You can count froggin’ aficionado and Bass Pro Tour angler Fred Roumbanis among the most enthusiastic fans of the late-summer/early-fall frog bite.
“I’m getting excited for this time of the year,” Roumbanis admits. “Before the pads die off and the summer temps start to cool, it’s prime time and can be an all-day deal. The frog bite is about to kick off, big time. If you get four cool nights and start to see bait up in the shallows and in the back of coves, it’s time to be frogging.”
Water temperature is a key component to successful frog fishing in September and October.
“Anglers always think about water temperature in the spring, but it’s just as critical for the late summer and early fall,” Roumbanis says. “If the water temperature drops, pick up a frog and fish it all day.”
Water level and fluctuation can impact frog fishing productivity as well.
“It’s tough to hook them when water levels drop fast, and you’ll miss a lot more bass on a frog bite in super shallow water,” Roumbanis says. “There are not as many follow-up bites. “I had a lot of misses fishing the real shallow stuff at the La Crosse Super Tournament in 2020. Ideally, you want a little more water under the cover for the best hookups, but those bass can be so shallow. Just don’t expect as many hookups.”
Roumbanis’ first go-to in the late summer is the classic “cheese” (duck weed).
“I always like fishing the thick cheese or duck weed first, that yellow green mossy stuff,” Roumbanis says. “It’s super loose, and when bass hit it, they rarely miss it. The cheese is usually over submerged vegetation like milfoil.
“Find the alleys – if it’s darker colored, it usually has thicker weeds under it. The lighter color usually has the alleys under it and is best for big fish. Lots of bream and baitfish live there. I’ve caught so many 8-pounders in the thick cheese over the years.”
Roumbanis also searches for a variety of other shallow cover if he can’t find fish in duck weed.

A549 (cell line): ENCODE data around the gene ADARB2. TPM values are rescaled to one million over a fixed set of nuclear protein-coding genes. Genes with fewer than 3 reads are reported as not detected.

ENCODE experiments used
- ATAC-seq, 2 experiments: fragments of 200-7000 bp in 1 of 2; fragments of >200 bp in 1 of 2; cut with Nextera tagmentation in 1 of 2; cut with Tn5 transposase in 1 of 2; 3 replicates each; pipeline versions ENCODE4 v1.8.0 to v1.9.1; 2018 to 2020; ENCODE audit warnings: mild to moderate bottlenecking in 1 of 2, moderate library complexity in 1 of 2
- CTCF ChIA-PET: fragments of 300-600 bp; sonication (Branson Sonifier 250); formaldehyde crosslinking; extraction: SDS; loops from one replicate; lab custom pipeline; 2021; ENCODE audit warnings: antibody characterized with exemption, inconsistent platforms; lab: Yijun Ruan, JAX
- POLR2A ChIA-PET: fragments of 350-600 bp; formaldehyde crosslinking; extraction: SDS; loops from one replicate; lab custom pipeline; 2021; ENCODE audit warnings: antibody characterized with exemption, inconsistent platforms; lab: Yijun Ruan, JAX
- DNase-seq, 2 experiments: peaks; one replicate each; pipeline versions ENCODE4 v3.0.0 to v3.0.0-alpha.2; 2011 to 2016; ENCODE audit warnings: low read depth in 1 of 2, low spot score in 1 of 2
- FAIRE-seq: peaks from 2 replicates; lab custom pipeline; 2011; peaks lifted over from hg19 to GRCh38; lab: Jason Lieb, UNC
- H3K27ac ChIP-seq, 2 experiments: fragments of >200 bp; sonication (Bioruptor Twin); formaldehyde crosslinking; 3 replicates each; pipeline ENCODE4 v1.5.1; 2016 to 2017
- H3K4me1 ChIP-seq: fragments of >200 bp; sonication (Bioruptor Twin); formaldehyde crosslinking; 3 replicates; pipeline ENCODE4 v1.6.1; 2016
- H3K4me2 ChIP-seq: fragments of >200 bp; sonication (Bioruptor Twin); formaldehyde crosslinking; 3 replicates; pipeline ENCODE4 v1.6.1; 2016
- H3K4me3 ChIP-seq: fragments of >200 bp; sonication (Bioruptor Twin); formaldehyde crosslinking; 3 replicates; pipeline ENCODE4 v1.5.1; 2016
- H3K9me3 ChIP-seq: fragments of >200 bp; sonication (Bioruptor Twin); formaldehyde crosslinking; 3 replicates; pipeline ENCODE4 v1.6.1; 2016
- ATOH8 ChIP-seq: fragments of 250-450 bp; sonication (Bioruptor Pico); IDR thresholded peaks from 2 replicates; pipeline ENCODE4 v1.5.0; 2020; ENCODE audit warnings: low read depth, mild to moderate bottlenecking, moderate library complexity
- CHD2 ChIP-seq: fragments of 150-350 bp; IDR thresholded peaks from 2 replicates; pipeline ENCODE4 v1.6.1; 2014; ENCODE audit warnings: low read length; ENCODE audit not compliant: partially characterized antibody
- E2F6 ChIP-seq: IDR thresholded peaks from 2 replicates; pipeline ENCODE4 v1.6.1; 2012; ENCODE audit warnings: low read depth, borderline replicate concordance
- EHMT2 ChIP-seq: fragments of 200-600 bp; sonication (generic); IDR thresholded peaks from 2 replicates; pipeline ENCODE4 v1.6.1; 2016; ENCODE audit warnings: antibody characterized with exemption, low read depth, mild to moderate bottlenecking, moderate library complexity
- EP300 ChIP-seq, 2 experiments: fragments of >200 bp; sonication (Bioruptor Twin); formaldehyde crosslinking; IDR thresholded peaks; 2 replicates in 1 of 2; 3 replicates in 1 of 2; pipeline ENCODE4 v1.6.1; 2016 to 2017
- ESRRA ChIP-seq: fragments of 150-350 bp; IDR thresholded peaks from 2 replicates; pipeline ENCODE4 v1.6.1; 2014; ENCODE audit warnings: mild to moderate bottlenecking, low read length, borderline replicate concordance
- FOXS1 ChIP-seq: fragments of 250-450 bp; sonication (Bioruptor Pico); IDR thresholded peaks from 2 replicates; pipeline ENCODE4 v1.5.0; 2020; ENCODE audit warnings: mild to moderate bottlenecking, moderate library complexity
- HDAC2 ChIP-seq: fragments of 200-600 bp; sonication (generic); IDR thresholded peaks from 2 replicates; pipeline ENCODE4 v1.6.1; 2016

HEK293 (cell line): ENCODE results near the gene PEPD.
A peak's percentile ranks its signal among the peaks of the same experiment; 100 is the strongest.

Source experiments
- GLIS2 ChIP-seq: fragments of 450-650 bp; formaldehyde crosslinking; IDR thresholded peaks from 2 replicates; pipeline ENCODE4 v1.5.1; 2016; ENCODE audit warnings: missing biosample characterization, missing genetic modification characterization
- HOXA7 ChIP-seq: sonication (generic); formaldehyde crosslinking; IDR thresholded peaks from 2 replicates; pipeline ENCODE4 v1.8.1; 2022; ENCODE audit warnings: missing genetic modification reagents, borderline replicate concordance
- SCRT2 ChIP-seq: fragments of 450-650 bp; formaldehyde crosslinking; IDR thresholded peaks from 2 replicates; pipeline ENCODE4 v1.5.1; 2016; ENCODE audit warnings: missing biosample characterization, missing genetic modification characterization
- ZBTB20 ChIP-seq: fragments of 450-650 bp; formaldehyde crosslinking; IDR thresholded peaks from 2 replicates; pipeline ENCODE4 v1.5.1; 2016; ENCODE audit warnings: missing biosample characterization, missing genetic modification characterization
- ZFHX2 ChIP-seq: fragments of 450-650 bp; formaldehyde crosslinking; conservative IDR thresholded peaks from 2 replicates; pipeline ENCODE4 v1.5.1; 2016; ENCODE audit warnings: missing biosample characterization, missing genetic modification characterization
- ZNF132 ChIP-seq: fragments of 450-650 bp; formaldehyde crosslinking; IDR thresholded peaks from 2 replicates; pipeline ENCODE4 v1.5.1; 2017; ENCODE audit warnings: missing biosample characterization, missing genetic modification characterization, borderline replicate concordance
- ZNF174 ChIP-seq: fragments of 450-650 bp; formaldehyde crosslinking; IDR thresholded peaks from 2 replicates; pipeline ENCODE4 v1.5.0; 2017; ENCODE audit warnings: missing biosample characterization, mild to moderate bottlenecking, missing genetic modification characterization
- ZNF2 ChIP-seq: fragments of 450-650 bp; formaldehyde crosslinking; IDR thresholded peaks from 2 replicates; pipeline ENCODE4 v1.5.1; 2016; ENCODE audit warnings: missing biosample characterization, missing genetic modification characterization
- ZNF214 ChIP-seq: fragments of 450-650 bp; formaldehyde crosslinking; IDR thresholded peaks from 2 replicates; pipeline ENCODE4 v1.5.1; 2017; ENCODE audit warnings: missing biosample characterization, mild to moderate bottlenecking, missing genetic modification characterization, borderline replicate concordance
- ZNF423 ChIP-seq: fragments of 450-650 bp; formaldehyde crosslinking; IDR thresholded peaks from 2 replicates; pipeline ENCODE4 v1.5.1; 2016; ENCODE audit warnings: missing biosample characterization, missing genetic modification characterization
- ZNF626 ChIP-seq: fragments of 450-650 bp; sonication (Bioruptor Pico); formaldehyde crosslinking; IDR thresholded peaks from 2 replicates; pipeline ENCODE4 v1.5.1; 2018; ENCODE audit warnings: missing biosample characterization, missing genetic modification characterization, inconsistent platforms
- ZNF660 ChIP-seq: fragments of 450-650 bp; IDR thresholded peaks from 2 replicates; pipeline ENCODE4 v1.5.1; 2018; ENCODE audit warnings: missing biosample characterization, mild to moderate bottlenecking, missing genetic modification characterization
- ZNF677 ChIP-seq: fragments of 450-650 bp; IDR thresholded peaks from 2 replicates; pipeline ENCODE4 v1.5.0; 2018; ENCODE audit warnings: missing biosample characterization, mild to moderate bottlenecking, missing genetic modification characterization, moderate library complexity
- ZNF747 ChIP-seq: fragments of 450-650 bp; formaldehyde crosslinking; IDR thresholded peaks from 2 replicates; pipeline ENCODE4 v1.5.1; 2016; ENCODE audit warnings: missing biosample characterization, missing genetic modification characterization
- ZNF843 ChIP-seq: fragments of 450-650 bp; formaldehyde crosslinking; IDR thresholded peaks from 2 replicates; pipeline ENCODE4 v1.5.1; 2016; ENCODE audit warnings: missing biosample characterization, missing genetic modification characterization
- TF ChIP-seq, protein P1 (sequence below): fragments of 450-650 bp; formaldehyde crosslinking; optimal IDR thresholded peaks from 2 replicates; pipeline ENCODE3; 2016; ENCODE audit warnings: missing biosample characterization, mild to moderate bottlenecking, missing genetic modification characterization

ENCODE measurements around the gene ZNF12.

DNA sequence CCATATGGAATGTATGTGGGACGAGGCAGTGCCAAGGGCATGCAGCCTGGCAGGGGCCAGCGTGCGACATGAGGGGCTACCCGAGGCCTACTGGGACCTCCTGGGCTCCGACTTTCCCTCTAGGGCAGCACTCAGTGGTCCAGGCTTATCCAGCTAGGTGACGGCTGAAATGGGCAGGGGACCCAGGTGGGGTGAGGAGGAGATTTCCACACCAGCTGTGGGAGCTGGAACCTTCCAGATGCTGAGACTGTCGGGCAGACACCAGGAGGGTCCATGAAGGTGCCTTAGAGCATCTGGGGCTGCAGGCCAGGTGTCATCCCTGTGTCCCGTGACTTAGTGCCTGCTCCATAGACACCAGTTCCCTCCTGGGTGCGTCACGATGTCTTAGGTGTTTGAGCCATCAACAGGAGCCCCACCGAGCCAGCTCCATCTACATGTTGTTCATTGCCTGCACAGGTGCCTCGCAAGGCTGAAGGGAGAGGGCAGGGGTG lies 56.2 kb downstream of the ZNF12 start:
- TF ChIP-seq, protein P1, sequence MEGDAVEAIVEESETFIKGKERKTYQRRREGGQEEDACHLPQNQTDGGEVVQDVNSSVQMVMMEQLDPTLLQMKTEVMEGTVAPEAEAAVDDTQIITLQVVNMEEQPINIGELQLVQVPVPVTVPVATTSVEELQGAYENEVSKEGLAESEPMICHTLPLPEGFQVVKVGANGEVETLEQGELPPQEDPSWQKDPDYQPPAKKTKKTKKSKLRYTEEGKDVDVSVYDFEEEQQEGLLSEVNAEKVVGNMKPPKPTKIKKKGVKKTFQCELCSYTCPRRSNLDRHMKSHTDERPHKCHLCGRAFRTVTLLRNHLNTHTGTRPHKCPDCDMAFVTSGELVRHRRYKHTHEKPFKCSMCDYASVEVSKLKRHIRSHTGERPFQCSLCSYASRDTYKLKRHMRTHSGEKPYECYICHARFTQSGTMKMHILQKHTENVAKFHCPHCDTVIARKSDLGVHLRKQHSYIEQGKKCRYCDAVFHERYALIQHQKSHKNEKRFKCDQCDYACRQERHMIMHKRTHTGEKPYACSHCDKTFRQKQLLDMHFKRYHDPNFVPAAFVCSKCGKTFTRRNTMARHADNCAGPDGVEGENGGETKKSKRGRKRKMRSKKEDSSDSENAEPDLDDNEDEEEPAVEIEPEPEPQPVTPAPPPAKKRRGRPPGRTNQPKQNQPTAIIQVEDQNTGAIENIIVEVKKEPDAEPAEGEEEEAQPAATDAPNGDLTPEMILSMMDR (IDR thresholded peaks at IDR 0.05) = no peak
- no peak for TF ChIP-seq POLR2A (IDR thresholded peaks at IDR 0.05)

“Water willow is a shoreline grass, kind of bushy, that usually sits on the edge of a drop – it’s an excellent cover to fish a frog,” Roumbanis advises. “It’s easy to predict where to fish (water willow). If the water levels are up, fish back into it, and if the water level is down, fish the edges. Other good options for frog fishing are boat docks, laydowns, and undercut banks.
Best times of day to fish a frog can vary from one location to another, but Roumbanis feels it’s usually solid in the mornings, with a mid-morning to early afternoon lull and a resurgence the rest of the day.
Lake many MLF pros, Roumbanis keeps his color selection simple to be able to fish efficiently.
“If I want a lot of bites, I throw a black frog, and add a little red for confidence,” he says. “A bream color can be great for really big fish. White looks larger and mimics a shad or whatever larger baitfish there are. If you see a lot of frogs, use a frog color, and if there are a lot of crawfish – sometimes those crawfish love under the weed mats – use a craw color.”
Roumbanis opts for a 7-foot 3-inch rod Dobyns Rods Champion 736 FR (“It has great backbone and loads up well and allows me to walk the frog with ease,” he says) and sticks with green moss or black 50- to 65-pound braid.
But he gets technical with his choice of reels.
“I use the Sixgill Hamarr, but not just one basic model: I use the 6.5:1 for slower retrieves when I need to essentially walk the bait in place,” Roumbanis said. “I’ll use the 7.0:1 for most situations, and the 8.0:1 when I need to pick up line quickly. Having the different retrieve speeds makes a difference over time.”
Roumbanis will alter his retrieve, and so should you.
“You can entice the bass to bite a frog, but you can’t just cast and reel and be effective,” he says. “You need to work it like a puppet. It’s a little bass-catching ninja walking back and forth.”
Roumbanis reminds every frog fishing fanatic to know when to say when.
“Knowing when to put it down is almost as important as knowing when to fish the frog,” he admits. “I really, really love fishing my Stanford Baits Boom Boom Frog, and sometimes it’s really hard to stop fishing it, to change up. It can be addictive.”